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Gallivant (1996)


Main image of Gallivant (1996)
Various formats including Super 8 and video, colour, 103 mins
DirectorAndrew Kötting
Production CompaniesTall Stories, British Film Institute, Channel Four, Arts Council of England
ProducerBen Woolford
ScreenplayAndrew Kötting
CinematographyN.G. Smith

Cast: Gladys Morris, Eden Kötting, Andrew Kötting

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The director, his grandmother and daughter (who has learning difficulties) set out to travel all the way around the coastline of mainland Britain. They have adventures, meet strange characters and explore fishing villages on their journey.

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A 6,000-mile journey zig-zagging around the coast of Britain, Gallivant (1996) is both an experimental travelogue and an intensely personal story. Filmmaker Andrew Kötting begins the journey to bring Gladys, his 85-year old grandmother, and Eden, his 7-year old daughter, together. Gladys's stamina is limited, and Eden has Joubert's syndrome: she's not expected to live to adulthood. Both are fragile, and the journey is an opportunity which may not be repeated.

The film follows their journey chronologically, but the film is far from naturalistic. Kötting uses different film and video stocks, timelapse photography, and macro shots. He also inserts found footage and non-synchronous sound. Sometimes this is ironic: tourists looking through pay-per-view telescopes at a cliff's edge 'see' what-the-butler-saw footage. Sometimes it's dramatically beautiful: the tide rapidly sweeping out towards Lindisfarne. Unable to see through Gladys' or Eden's eyes, we see that the journey itself has many viewers, each with their own eyes. Eden can't speak, but uses a limited-vocabulary sign language, and the film subtitles her commentary on the journey.

Kötting looks not for an essential quality of British life, but for its symptoms: folk culture and songs. He cajoles two old men at Port Carlisle into singing 'Do ye ken John Peel?', one accompanying the other on his mouth organ. At Robin Hood's Bay, folk musician Martin Carthy gives a more professional rendering of 'Sailing over the Dogger Bank'. In Goathland, a sword dancer explains the dance's pagan Viking roots, and in Hastings a man tells how the Jack-in-the-Green festival has exploded in popularity.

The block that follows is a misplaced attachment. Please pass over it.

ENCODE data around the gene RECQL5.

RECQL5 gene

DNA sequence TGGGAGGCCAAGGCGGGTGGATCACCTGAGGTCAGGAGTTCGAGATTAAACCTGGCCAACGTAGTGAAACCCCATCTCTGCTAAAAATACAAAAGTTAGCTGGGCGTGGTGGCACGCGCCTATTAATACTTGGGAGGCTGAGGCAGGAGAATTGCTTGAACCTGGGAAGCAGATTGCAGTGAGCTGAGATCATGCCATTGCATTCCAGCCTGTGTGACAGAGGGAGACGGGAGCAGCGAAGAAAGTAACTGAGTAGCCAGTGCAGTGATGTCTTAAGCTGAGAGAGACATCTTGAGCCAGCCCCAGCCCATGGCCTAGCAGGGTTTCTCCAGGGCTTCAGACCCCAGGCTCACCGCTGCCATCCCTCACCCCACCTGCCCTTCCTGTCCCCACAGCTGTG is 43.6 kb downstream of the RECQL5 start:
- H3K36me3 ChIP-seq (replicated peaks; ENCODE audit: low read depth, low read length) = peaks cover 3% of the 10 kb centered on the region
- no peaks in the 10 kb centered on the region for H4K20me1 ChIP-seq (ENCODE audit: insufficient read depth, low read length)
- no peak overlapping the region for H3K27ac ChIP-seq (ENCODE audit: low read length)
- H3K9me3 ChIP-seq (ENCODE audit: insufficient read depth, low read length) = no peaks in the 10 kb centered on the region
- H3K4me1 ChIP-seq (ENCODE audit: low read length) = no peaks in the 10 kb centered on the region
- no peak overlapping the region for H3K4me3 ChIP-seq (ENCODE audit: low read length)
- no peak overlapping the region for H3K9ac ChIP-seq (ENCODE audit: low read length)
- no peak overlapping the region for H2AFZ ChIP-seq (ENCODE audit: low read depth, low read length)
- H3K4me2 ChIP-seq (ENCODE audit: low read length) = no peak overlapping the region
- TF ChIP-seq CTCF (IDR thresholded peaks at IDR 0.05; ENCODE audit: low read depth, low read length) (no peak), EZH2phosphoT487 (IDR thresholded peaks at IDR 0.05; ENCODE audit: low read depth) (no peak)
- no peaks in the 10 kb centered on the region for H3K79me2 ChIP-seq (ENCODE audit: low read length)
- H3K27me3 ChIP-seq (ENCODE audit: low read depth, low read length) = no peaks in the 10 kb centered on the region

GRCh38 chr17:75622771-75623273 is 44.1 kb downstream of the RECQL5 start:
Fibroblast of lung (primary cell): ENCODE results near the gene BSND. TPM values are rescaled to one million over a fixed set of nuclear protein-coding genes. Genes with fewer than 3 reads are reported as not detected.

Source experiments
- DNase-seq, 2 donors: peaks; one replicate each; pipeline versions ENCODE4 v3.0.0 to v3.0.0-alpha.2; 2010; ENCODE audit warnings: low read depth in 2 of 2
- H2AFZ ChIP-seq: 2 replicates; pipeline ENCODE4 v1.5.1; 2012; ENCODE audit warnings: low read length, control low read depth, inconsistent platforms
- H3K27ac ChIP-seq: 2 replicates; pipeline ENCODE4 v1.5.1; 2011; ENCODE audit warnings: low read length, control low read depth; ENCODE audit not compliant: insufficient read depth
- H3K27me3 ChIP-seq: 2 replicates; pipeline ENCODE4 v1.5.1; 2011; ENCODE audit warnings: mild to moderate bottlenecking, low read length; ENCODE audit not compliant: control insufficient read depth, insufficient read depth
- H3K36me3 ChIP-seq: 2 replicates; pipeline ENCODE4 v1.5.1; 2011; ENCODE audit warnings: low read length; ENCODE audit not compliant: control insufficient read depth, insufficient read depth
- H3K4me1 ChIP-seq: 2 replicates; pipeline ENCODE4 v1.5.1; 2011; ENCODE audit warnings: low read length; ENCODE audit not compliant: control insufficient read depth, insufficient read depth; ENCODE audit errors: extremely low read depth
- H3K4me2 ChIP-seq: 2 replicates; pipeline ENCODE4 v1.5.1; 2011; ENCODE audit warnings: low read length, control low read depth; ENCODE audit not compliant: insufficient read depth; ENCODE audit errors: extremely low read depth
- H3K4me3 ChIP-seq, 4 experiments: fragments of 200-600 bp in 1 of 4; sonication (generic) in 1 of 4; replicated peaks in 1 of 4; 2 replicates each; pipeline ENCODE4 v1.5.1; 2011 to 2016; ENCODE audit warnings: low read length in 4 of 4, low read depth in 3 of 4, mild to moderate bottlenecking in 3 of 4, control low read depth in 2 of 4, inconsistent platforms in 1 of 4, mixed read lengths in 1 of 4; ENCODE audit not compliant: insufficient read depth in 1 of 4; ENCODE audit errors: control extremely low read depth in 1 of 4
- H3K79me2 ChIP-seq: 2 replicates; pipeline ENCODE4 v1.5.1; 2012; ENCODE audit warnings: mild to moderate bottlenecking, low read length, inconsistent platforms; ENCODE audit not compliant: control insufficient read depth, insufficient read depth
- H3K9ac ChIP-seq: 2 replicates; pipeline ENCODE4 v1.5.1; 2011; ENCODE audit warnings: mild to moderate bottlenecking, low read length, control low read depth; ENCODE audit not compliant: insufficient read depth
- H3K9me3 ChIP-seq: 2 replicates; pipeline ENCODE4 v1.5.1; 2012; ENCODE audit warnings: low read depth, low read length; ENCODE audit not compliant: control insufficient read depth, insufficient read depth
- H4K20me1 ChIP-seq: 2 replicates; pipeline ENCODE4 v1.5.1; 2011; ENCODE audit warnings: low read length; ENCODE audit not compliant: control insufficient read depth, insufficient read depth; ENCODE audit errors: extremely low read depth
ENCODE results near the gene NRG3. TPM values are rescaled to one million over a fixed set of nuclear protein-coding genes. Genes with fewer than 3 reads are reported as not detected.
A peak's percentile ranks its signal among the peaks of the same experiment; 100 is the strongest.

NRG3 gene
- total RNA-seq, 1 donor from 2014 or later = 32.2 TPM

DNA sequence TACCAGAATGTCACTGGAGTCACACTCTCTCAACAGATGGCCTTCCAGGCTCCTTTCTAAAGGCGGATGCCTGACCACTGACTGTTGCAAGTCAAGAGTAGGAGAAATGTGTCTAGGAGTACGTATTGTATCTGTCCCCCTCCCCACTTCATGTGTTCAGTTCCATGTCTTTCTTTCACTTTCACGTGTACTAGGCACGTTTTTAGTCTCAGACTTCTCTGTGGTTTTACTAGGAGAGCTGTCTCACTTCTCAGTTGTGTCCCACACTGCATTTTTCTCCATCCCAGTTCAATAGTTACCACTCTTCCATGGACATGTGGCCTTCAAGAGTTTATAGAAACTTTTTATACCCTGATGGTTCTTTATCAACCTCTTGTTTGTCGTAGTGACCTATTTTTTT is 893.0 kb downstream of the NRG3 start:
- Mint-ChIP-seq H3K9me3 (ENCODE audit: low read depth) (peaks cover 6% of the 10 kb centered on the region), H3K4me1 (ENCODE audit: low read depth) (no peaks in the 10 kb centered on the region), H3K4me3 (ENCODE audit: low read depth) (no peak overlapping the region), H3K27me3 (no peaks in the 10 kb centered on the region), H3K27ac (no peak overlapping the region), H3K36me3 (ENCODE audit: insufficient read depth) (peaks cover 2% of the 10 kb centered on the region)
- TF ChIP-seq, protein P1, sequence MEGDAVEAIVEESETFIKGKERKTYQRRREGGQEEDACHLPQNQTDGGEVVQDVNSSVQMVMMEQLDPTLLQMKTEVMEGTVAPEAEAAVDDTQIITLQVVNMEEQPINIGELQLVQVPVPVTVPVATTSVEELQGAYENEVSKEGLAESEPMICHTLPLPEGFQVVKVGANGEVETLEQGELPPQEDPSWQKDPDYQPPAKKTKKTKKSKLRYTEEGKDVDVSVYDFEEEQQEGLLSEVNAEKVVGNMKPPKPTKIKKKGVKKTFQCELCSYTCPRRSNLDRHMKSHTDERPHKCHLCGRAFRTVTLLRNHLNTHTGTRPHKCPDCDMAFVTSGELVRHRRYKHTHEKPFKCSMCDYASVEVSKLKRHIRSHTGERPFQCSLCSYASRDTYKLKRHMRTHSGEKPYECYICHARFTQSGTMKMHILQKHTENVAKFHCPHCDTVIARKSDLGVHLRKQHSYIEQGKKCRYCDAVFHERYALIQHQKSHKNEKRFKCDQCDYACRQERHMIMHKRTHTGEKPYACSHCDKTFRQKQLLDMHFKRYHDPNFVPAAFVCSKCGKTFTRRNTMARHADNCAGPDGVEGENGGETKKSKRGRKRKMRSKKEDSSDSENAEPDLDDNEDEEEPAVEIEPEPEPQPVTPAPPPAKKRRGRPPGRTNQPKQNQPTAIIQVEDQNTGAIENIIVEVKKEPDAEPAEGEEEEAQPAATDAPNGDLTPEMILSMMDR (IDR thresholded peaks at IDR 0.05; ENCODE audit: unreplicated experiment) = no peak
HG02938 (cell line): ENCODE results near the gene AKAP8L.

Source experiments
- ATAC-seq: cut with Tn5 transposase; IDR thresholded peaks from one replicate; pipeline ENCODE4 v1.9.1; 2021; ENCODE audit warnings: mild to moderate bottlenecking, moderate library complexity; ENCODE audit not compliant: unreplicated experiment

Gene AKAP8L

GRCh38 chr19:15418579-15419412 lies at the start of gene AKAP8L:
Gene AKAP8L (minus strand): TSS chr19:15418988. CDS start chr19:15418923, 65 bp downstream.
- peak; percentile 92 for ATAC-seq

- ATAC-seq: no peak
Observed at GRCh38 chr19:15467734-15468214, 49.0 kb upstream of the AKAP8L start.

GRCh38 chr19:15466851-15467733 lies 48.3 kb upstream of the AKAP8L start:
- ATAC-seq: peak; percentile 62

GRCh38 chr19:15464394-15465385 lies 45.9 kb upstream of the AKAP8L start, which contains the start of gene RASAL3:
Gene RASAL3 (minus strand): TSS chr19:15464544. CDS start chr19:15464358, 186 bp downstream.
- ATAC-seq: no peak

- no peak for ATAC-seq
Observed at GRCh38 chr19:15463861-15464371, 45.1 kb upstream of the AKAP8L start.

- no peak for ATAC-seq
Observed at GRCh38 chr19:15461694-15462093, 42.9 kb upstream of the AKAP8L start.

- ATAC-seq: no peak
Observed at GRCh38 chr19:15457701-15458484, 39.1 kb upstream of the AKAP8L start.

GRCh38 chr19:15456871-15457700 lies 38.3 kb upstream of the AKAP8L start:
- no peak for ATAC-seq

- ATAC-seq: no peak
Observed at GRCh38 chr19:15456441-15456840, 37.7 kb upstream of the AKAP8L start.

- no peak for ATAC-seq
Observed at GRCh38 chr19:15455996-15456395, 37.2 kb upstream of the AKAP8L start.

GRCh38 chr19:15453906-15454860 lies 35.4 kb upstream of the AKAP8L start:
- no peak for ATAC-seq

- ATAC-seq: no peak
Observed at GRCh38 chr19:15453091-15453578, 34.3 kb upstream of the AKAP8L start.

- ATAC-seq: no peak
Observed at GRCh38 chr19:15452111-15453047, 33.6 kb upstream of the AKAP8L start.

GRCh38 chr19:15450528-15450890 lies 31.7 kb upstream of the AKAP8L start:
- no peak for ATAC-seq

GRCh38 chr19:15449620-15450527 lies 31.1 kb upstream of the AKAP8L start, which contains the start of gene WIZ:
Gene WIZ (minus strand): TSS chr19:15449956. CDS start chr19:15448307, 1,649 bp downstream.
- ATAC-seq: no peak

Some traditions are as bizarre as others are archaic: in Clootywell, old women hang pieces of their clothing from trees in a ritual to combat ailments. But as a man at Whitehaven says, people who live on the coast and people who live inland are different: we might be only seeing the very edges of Britain's folk traditions. The film relies largely on happy accident for its encounters: when Kötting falls off the side of his van, shattering his ankle, the camera follows him even to hospital, where he strikes up a conversation with fellow patients.

The journey ends where it began, in Bexhill-on-Sea, with evidence that Kötting has succeeded in bringing Gladys and Eden closer: the film closes on the two exchanging a hug. The shared experience of discovering Britain's fringes closes a gap of four generations.

Danny Birchall

*This film is available on BFI DVD.

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Video Clips
1. The journey begins (2:27)
2. Giant bolster (1:28)
3. Port Carlisle (3:03)
4. Kyle of Lochalsh (2:49)
5. Back to Bexhill (1:09)
Production stills
Robinson in Space (1997)
Kötting, Andrew (1958-)
Channel 4 and Film
The BFI Production Board: The Features
They Started Here